Gordon Brown accuses Sunak of not 'caring' about people struggling with living costs

30 March 2022, 08:30 | Updated: 30 March 2022, 09:15

By Asher McShane

Former Labour prime minister Gordon Brown accused Chancellor Rishi Sunak of not "caring" about millions of people struggling with the cost of living.

Speaking to Nick Ferrari at Breakfast on LBC, Mr Brown, who also served as Chancellor from 1997 to 2007 said "any caring and compassionate chancellor" would have taken further steps to alleviate the cost of living crisis that went beyond what was announced in the Spring Budget last week.

He said millions of struggling families face "a winter of real suffering".

"We can’t make up the difference that is lost when the government won’t raise benefits, he said.

"They made things worse by taking away £20 a week last October".

Read more: Mum 'uses wax melt burner to cook beans on toast for her kids' as cost of living soars

"I don’t think he [the Chancellor] understands what’s happening. What we took to be a welfare state, no longer exists in the same way.

"People cannot afford to turn up the heating. We’ve got mother’s who can’t afford cookers and they can’t give their children hot food. This should not be happening in 2022."

He said tips and advice for people on how to make their money go further “will not be enough.”

He said the chancellor’s 5p cut to fuel duty and other measures announced in the Spring Statement were not enough.

"Which of these measures help a family who don’t have a car?" he said.

“Nothing last week” came for people who are struggling to make ends meet," he added.

“He had nothing for them,” he said. "There’s a group of people that need urgent help.”

Yesterday the chancellor told the Commons Treasury Committee it would have been "irresponsible" for the Government to have borrowed more to raise benefits in the face of rising inflation.

Mr Sunak defended the choices he had made in last week's spring statement.

The committee chairman, Conservative MP Mel Stride, said the Chancellor had done "very little" for those who were out of work and relying on benefits.

Mr Sunak said: "If someone's view is Government can or should make everybody whole for inflation - particularly inflation at these levels caused by global supply factors - then that's something that I don't think is doable."

He said that raising benefits by the current rate of inflation - which is forecast to rise to more than 8% - rather than what it was last September, would have added £25 billion to Government borrowing in the period up to 2026-27.

He said that "irresponsible" borrowing levels risked stoking inflation even further, adding to the pressure on living standards.

"We are already forecast to borrow in this coming year about 60% more as a percentage of GDP than our post-war average, 20% more as a percentage of GDP than we were forecast to borrow in October, so it is already a significant amount of borrowing," he said.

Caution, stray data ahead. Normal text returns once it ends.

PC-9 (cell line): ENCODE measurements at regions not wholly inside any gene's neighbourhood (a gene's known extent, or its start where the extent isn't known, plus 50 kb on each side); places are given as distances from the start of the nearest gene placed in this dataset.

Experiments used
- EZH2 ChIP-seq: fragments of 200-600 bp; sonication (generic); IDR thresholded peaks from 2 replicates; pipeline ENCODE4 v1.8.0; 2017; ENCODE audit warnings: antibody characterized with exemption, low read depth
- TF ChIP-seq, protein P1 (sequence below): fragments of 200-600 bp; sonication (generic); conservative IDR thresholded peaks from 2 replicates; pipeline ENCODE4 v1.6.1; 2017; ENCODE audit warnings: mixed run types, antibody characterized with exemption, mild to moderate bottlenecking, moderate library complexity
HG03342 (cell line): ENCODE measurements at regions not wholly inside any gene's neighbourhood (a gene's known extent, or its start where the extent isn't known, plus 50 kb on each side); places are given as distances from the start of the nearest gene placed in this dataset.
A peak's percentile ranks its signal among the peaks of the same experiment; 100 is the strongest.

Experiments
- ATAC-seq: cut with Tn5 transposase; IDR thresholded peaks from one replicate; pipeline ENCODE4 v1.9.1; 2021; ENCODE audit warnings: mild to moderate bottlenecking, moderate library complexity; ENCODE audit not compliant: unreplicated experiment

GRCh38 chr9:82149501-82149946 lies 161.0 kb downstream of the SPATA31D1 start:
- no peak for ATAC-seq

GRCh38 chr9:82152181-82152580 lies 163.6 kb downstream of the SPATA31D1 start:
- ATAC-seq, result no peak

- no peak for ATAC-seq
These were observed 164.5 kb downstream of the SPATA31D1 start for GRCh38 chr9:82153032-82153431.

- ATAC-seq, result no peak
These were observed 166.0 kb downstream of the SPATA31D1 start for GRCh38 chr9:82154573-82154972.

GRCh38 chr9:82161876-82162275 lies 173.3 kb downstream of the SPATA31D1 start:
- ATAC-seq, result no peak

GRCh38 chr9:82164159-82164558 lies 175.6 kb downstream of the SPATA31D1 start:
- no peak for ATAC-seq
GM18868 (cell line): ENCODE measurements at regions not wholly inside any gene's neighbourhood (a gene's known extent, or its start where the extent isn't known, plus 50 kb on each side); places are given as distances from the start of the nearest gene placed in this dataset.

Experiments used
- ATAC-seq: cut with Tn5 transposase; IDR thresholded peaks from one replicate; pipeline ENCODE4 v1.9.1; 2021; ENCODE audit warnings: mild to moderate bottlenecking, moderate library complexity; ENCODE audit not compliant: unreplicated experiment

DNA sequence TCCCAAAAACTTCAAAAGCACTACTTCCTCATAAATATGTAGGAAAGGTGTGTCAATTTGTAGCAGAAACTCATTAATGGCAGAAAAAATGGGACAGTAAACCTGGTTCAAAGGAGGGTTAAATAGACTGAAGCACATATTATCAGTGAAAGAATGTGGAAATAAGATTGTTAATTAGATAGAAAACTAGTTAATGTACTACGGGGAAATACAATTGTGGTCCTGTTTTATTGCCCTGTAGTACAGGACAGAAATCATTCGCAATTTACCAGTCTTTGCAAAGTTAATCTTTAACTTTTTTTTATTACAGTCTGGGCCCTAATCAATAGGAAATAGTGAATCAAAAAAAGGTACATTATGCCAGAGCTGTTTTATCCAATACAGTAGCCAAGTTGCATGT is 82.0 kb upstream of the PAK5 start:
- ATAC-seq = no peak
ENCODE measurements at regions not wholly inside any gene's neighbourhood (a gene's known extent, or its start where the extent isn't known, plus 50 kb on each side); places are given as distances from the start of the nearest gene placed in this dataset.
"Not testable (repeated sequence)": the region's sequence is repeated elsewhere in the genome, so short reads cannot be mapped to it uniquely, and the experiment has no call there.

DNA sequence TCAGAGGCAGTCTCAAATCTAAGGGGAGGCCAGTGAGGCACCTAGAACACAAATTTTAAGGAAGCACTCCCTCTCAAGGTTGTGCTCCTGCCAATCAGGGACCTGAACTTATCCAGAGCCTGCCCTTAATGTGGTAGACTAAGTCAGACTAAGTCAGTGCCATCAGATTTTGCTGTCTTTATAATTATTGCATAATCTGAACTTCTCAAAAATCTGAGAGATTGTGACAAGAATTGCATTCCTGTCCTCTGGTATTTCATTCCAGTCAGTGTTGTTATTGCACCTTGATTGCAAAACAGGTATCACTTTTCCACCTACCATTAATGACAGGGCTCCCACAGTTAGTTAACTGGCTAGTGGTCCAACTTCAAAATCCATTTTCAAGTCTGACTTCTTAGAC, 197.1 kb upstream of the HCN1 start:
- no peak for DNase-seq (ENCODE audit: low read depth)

"My view is an excessive amount of borrowing now is not the responsible thing to do."

Mr Sunak said his decision to announce he intended to cut the basic rate of income tax from 2024 would inject "discipline" into the debate about public spending levels.

"Now having something to aim for means that hopefully we can have a more disciplined conversation about incremental public spending at this point, which is already at very high levels," he said.

"My priority at this point forward is to keep cutting taxes, not increased public spending."

Mr Sunak said the rise in inflation was affecting developed economies around the world as they emerged from the pandemic, while at the same time as dealing with the fallout from the Ukraine crisis.

"That is happening in Europe, it is happening in the US," he said.

"It is a result of the recovery from coronavirus, which was very clear and apparent in goods prices particularly, and then has been accentuated by the crisis in Ukraine which is causing an upward spike in energy prices."

He said energy prices in particular remained highly volatile - in part as a result of international sanctions imposed on Russia - and could continue to affect the UK economy.

"We have very wild swings in what may or may not happen. At the top end some of those numbers are hugely, hugely significant to the UK," he said.

"The actions we have taken to sanction Russian and continue to do so are not cost-free."

Mr Sunak denied he was delaying the publication of the Government's new energy security strategy - intended to reduce the UK's reliance on imported hydrocarbons - which had been expected this month.

The Financial Times reported it will not now be released until April 4 at the earliest, as the Chancellor was resisting pressure from Prime Minister Boris Johnson for additional funding.

Mr Sunak told the committee: "I'm certainly not blocking anything and the Prime Minister continues to work through the details of that.

"Given how important it is, I think it's important that we get it right. It will impact lots of different things and it's being worked on at pace between all the relevant ministers."

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